People subjected to conversion therapy in their youth suffer years of trauma. In a story published in the Daily Beast, judges in Florida decided that banning conversion therapy violates freedom of speech for therapists. Conversion therapy, which may be disguised by using other names such as "sexual orientation change efforts" (SOCE), has been banned by 107 state laws. Survivors of conversion therapy have frequently reported that their experiences scarred them, leaving them anxious, depressed, angry, hopeless, and questioning their faith tradition if they had one.
APA President Sandra L. Shullman, PhD, in response to the ruling, stated, “The conclusion that talk therapy is merely a viewpoint expression
denigrates psychotherapy and ignores the fact that licensed practicing
psychologists base their professional activities on scientific
evidence,” Shullman said. “This ruling is wrong-headed and may well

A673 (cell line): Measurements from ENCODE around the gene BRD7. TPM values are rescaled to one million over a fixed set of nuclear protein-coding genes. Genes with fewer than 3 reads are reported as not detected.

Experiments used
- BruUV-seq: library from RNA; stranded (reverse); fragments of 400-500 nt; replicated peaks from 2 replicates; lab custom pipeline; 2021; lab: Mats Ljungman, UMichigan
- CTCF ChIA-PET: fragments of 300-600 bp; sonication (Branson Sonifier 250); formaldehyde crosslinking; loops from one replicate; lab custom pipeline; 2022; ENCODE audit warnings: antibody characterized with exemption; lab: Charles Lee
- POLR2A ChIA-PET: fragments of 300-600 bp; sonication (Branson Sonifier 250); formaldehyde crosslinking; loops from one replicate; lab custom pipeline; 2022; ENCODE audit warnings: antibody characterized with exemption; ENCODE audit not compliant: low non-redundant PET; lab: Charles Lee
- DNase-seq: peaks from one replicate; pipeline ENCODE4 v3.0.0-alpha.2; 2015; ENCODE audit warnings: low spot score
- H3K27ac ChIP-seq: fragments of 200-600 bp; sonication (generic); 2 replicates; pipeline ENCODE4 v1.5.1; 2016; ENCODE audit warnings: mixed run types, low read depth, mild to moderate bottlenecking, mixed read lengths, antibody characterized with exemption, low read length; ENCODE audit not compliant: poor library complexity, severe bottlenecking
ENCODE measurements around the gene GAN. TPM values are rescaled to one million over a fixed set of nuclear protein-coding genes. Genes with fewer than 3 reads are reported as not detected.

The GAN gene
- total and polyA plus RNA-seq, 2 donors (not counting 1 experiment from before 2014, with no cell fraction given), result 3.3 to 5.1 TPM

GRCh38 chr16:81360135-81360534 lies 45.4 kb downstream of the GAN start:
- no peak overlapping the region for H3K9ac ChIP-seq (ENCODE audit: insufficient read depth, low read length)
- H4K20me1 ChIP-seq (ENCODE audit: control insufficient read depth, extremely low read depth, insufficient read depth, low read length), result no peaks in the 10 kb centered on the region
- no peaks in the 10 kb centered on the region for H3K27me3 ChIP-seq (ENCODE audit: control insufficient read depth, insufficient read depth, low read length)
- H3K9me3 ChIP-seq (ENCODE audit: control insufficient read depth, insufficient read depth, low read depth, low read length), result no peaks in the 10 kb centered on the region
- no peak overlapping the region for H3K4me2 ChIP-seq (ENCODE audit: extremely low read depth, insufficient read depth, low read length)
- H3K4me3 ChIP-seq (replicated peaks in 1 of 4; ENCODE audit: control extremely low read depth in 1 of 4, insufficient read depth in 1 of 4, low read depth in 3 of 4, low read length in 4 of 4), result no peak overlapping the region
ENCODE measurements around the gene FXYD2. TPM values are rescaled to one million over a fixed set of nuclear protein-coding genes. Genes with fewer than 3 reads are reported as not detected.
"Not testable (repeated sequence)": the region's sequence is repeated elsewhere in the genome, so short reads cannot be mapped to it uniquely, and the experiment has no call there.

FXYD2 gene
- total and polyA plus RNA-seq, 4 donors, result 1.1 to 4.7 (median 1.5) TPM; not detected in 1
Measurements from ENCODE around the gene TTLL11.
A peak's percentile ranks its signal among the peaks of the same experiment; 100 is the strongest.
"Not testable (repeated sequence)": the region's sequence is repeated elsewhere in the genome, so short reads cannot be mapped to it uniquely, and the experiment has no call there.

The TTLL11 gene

result in harm to patients, especially minors who are often subjected to
this type of therapy against their will.”
It is the responsibility of all therapists to understand how to foster mental, emotional, and sexual health in people identified as sexual and gender minorities (S/GM). Even therapists who work within faith-based agencies that LGBTQ+ people may not frequent may interact with clients who have relatives--sons and daughters--who come out as gay.
An article entitled "Therapists Helpful and Unhelpful Situations with LGBT Clients: An Exploratory Study" offers useful suggestions for practicing ethically with S/GM clients and is available